ALEXANDRIA, Va. (10/9/15)--The National Credit Union Administration will provide an analysis of its revised risk-based capital proposal (RBC2) shortly after the final rule is considered by the board on Oct. 15. NCUA Chair Debbie Matz, in a letter, sent Thursday, was in response to a letter sent this week from Reps. Stephen Fincher (R-Tenn.), Denny Heck (D-Wash.) and Bill Posey (R-Fla.).
However, the legislators asked Matz to provide the analysis to Congress prior to the board finalizing the rule.
Fincher, Heck and Posey sponsored the Risk-Based Capital Study Act (H.R. 2769), which would delay RBC2 until the agency studied the effects of the proposal on credit unions and reported to Congress. The bill passed the House Financial Services Committee last week 50-9.
The bill would require the NCUA to report to Congress on four issues: an analysis of the legal authority to require a two-tiered risk-based capital system; a comparison of bank and credit union risk weights; a discussion of the rationale for each of the risk weights; and an overview of how the proposed rule would apply to credit union capital buffers.
According to the NCUA, the revised proposal would apply to 22% of credit unions, those with assets exceeding $100 million. The risk weights have been calibrated so that 71.8% of complex credit union assets would have equivalent risk weights to banks and thrifts. The remaining 18.6% of complex credit union assets are weighted lower than banks and thrifts.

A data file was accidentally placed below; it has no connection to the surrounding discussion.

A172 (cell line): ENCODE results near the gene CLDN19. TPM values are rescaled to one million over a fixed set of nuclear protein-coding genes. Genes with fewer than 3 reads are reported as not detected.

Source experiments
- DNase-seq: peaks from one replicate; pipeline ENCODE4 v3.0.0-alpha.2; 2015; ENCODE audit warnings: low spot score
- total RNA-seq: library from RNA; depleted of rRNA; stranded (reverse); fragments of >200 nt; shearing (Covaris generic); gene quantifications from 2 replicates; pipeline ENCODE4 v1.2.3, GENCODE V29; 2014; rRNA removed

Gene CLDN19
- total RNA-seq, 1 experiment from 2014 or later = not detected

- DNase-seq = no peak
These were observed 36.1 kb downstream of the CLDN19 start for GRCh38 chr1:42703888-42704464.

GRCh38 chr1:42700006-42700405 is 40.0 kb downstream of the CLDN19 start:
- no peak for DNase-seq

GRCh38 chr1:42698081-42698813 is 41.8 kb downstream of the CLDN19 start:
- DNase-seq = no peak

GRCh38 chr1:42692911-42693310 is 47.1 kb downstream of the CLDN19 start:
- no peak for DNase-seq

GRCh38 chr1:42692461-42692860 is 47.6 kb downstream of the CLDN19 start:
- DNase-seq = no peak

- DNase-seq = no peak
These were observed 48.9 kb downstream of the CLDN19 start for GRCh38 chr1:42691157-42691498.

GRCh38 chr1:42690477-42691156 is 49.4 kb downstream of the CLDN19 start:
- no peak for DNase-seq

Matz said the rule has been calibrated to affect a few dozen credit unions “not carrying sufficient capital to match the risks on their balance sheets.”
She added that the NCUA estimates less than two dozen credit unions would not meet the proposed risk-based requirement to be well-capitalized.
Those credit unions would have several options until the Jan. 1, 2019 implementation date: reduce risks on their balance sheets; raise capital to cover those risks; or a combination of both.
“For the vast majority of credit unions, the existing 7% net worth leverage ratio established by Congress in the Credit Union Membership Access Act of 1998 will remain the primary governing capital measure,” Matz wrote.